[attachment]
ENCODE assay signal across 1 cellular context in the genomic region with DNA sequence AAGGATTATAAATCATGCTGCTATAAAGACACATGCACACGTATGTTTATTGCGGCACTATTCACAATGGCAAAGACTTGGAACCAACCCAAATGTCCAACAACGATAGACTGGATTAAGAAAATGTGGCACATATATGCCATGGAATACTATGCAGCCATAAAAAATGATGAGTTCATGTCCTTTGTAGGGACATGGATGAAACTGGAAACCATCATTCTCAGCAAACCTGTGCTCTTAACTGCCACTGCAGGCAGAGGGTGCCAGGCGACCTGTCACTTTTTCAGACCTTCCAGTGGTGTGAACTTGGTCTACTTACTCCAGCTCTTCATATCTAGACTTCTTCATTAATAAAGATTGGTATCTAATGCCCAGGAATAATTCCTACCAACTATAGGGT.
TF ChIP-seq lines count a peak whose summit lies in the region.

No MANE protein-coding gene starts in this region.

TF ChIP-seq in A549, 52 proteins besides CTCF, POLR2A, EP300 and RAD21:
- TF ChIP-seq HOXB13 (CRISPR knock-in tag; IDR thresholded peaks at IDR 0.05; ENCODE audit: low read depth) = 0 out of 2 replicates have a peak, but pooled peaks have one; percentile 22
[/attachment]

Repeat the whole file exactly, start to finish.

ENCODE assay signal across 1 cellular context in the genomic region with DNA sequence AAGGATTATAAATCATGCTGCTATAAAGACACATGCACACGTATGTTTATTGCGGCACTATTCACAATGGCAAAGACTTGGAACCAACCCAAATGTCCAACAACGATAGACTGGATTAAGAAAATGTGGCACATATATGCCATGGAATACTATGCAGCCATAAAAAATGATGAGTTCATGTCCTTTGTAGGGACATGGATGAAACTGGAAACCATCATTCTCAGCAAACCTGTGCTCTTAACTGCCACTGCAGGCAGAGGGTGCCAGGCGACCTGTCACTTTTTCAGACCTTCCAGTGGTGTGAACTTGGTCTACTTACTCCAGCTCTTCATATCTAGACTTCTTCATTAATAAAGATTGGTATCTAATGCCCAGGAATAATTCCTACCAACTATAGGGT.
TF ChIP-seq lines count a peak whose summit lies in the region.

No MANE protein-coding gene starts in this region.

TF ChIP-seq in A549, 52 proteins besides CTCF, POLR2A, EP300 and RAD21:
- TF ChIP-seq HOXB13 (CRISPR knock-in tag; IDR thresholded peaks at IDR 0.05; ENCODE audit: low read depth) = 0 out of 2 replicates have a peak, but pooled peaks have one; percentile 22